It seems more about dressing up for the later HC generations than it did in the early days when everyone was a scrawny, greasy, ugly, pimply teenager with plain-ass clothing and the ability to be moved by the energy of the music, as opposed to being solely motivated by some (TRULY ATROCIOUS) fashions and posturing bullshit.
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thefacilitator
Mallcore Kid

Joined: Thu Sep 29, 2011 1:59 pm
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PostPosted: Wed Sep 05, 2012 2:02 am 
 

Quote:
The whole thing is a lot like high school.


That's generally how the whole scene seems. I'm not familiar with anywhere but Seattle, but its a group of phoney adults still playing kids.

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the_raytownian
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PostPosted: Wed Sep 05, 2012 5:34 am 
 

sounds like a lot of older metalheads too, but okay.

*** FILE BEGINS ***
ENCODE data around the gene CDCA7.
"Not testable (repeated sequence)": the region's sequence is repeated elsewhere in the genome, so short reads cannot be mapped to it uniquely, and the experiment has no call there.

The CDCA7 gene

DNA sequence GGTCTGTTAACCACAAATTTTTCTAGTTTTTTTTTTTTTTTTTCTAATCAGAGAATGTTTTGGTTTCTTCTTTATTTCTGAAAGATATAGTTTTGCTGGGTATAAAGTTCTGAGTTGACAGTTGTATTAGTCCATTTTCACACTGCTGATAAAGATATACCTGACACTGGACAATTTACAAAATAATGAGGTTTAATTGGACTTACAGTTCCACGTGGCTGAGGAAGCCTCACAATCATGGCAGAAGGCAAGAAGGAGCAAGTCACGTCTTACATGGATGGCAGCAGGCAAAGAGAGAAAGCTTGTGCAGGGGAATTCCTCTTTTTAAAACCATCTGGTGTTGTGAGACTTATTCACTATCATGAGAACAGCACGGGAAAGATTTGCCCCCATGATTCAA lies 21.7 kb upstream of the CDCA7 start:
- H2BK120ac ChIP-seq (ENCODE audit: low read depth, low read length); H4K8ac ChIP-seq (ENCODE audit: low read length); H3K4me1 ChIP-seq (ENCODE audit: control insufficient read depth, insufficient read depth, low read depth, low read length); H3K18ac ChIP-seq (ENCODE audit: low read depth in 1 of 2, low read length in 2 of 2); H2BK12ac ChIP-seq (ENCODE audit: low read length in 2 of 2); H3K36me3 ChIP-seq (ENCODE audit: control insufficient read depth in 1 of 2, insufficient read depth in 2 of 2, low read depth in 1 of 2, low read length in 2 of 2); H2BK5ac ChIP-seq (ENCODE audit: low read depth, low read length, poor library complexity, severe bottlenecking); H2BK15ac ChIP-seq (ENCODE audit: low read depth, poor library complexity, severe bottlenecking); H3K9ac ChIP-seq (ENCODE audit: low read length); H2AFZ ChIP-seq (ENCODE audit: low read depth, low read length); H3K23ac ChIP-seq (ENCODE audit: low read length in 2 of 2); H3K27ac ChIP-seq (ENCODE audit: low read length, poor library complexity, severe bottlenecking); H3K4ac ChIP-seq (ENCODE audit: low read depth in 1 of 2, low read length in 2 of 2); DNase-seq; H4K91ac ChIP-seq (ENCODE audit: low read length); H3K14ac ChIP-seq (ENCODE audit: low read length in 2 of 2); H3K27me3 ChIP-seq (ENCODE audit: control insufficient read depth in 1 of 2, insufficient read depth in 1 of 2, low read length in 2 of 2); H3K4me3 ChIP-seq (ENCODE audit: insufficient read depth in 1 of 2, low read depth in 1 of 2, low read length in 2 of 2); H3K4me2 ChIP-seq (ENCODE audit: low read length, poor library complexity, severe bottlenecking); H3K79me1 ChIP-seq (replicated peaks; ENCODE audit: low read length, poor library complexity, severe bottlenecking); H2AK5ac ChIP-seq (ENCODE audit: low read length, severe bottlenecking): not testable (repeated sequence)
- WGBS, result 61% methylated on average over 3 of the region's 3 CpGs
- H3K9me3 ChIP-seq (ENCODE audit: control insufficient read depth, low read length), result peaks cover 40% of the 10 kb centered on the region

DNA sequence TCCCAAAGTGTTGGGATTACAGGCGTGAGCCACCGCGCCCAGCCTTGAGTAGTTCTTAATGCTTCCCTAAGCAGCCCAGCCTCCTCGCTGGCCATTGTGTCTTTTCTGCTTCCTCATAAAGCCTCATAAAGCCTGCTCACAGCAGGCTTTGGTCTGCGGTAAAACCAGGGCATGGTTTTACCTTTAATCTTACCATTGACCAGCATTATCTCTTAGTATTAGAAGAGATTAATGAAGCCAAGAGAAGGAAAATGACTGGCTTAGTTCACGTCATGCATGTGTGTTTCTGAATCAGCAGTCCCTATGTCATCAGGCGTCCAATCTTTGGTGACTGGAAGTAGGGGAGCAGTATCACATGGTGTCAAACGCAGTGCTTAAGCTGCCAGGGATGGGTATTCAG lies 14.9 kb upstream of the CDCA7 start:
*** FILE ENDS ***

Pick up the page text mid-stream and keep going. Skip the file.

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CF_Mono
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PostPosted: Fri Sep 07, 2012 11:00 pm 
 

Hellrisen wrote:
The Syracuse hardcore scene is pretty lame. Lots of straight edge bands. Not my kind of thing. The d-beat bands round there (Hunted Down, Herpes) are awesome though.

I've missed shows recently where they played. I'll definitely check them out next time they get a gig.
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iAm
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PostPosted: Sat Sep 08, 2012 1:05 am 
 

Talking shit on Hardcore just because of a few teeny boppers who think they're Bruce Lee is foolish.